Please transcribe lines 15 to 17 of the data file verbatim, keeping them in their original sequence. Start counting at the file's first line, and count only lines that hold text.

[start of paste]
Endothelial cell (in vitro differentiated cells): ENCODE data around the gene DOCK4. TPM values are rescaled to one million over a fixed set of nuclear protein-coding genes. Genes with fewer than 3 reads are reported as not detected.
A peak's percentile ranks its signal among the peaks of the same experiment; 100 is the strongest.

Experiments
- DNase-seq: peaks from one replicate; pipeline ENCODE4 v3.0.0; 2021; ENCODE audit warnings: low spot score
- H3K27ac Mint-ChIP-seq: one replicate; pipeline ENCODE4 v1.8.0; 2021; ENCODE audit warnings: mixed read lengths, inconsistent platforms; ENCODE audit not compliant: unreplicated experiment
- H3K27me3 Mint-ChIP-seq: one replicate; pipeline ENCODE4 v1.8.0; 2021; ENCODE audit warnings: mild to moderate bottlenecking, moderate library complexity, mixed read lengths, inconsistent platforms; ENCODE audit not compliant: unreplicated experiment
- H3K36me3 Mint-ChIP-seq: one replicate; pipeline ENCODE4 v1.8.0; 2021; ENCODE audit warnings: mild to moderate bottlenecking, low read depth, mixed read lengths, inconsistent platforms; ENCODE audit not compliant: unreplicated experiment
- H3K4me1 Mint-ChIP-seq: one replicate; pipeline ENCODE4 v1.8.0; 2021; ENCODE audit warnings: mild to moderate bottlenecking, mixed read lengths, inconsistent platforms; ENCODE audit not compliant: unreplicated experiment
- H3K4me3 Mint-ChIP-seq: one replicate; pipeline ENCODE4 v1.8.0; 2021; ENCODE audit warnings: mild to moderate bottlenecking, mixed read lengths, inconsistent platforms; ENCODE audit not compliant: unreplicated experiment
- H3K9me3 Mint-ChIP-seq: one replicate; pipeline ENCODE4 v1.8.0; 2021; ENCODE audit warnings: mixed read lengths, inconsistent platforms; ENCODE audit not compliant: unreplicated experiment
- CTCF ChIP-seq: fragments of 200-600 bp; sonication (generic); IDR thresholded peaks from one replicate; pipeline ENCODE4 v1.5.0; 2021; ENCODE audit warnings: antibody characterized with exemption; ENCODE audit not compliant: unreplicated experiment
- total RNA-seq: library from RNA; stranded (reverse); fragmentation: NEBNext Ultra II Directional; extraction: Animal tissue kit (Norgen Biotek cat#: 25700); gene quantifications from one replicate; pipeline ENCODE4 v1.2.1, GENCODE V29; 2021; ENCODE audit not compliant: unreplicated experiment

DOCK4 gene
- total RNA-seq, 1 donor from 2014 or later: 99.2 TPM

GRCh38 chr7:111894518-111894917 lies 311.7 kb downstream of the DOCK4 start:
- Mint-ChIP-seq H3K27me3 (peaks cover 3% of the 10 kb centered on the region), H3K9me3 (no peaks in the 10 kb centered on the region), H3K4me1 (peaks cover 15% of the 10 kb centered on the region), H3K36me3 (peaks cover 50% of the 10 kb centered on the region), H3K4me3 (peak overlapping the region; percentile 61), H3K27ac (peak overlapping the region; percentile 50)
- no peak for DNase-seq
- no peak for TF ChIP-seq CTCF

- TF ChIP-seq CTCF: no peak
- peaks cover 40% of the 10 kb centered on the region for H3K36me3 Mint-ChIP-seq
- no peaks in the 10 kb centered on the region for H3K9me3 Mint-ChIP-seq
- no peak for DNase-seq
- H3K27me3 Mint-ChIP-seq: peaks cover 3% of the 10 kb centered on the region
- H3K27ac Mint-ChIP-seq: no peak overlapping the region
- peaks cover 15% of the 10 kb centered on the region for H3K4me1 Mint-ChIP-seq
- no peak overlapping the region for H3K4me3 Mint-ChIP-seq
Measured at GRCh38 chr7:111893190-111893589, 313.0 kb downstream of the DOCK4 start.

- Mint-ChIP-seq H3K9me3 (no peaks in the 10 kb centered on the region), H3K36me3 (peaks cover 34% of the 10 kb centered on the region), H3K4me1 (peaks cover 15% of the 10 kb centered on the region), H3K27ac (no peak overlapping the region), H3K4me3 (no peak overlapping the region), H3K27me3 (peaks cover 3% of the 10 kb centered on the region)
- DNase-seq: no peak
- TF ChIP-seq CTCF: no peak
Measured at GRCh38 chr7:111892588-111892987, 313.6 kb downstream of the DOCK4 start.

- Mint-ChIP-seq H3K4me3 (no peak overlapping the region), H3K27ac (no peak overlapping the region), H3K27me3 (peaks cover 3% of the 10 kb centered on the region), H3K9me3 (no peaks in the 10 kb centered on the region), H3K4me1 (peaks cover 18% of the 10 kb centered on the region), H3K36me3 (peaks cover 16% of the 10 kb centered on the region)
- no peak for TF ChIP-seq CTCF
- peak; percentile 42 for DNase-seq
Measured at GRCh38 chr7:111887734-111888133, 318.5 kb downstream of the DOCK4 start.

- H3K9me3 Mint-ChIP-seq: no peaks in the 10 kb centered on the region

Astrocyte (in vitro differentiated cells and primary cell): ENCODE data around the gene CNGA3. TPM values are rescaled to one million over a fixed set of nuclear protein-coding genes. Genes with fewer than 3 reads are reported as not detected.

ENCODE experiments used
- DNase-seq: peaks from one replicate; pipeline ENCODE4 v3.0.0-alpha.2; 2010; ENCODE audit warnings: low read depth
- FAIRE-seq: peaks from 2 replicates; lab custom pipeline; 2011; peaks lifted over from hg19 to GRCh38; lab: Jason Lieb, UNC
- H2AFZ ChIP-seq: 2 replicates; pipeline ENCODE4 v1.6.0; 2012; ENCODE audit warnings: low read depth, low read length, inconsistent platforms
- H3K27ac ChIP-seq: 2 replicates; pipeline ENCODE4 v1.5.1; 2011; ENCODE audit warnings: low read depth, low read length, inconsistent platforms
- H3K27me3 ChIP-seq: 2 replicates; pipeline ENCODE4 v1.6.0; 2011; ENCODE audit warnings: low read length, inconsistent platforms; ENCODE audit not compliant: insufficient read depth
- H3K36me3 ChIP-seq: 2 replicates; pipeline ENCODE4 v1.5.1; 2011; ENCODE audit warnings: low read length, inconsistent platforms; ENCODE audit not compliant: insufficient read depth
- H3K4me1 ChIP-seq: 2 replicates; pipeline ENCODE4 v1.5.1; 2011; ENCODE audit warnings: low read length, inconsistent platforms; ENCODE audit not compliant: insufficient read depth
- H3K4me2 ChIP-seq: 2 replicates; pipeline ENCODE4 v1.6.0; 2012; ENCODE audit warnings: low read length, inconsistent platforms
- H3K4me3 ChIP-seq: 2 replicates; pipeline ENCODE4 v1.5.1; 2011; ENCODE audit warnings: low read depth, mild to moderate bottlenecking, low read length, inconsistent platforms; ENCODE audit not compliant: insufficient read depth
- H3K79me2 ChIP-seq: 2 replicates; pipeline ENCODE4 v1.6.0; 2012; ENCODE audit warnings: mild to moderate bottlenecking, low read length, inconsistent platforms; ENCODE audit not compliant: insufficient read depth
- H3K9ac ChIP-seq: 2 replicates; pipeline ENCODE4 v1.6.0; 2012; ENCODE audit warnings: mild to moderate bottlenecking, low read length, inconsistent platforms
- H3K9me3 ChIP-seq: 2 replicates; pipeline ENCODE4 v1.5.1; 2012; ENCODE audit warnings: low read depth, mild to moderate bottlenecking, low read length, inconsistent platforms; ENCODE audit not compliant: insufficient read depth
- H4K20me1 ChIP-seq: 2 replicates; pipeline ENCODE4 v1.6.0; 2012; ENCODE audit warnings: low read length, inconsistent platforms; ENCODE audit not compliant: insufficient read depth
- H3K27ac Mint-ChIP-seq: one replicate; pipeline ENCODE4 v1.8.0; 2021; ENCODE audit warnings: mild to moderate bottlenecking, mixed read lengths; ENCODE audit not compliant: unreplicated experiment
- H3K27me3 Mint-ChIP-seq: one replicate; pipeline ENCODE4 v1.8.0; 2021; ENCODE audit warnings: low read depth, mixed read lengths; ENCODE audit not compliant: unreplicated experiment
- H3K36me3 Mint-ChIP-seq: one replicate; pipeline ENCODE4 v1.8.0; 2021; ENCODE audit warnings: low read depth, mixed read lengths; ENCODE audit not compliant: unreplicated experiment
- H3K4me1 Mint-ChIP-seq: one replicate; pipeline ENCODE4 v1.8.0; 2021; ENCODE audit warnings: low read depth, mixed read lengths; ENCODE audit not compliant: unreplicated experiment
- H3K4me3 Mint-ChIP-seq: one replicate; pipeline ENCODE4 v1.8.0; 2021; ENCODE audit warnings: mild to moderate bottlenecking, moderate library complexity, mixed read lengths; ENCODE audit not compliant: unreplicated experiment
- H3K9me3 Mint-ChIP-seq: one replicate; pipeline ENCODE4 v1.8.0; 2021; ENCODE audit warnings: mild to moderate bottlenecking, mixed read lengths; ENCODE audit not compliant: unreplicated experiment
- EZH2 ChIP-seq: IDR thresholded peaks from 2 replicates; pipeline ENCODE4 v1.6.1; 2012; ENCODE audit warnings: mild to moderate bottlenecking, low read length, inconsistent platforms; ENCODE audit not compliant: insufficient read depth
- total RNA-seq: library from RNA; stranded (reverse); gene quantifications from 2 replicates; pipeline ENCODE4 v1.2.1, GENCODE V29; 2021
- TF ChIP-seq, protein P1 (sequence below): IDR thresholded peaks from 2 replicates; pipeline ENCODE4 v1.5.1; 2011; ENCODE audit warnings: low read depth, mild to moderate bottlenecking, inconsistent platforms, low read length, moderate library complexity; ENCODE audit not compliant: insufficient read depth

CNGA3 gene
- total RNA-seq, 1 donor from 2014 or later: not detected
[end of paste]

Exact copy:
GRCh38 chr7:111894518-111894917 lies 311.7 kb downstream of the DOCK4 start:
- Mint-ChIP-seq H3K27me3 (peaks cover 3% of the 10 kb centered on the region), H3K9me3 (no peaks in the 10 kb centered on the region), H3K4me1 (peaks cover 15% of the 10 kb centered on the region), H3K36me3 (peaks cover 50% of the 10 kb centered on the region), H3K4me3 (peak overlapping the region; percentile 61), H3K27ac (peak overlapping the region; percentile 50)
- no peak for DNase-seq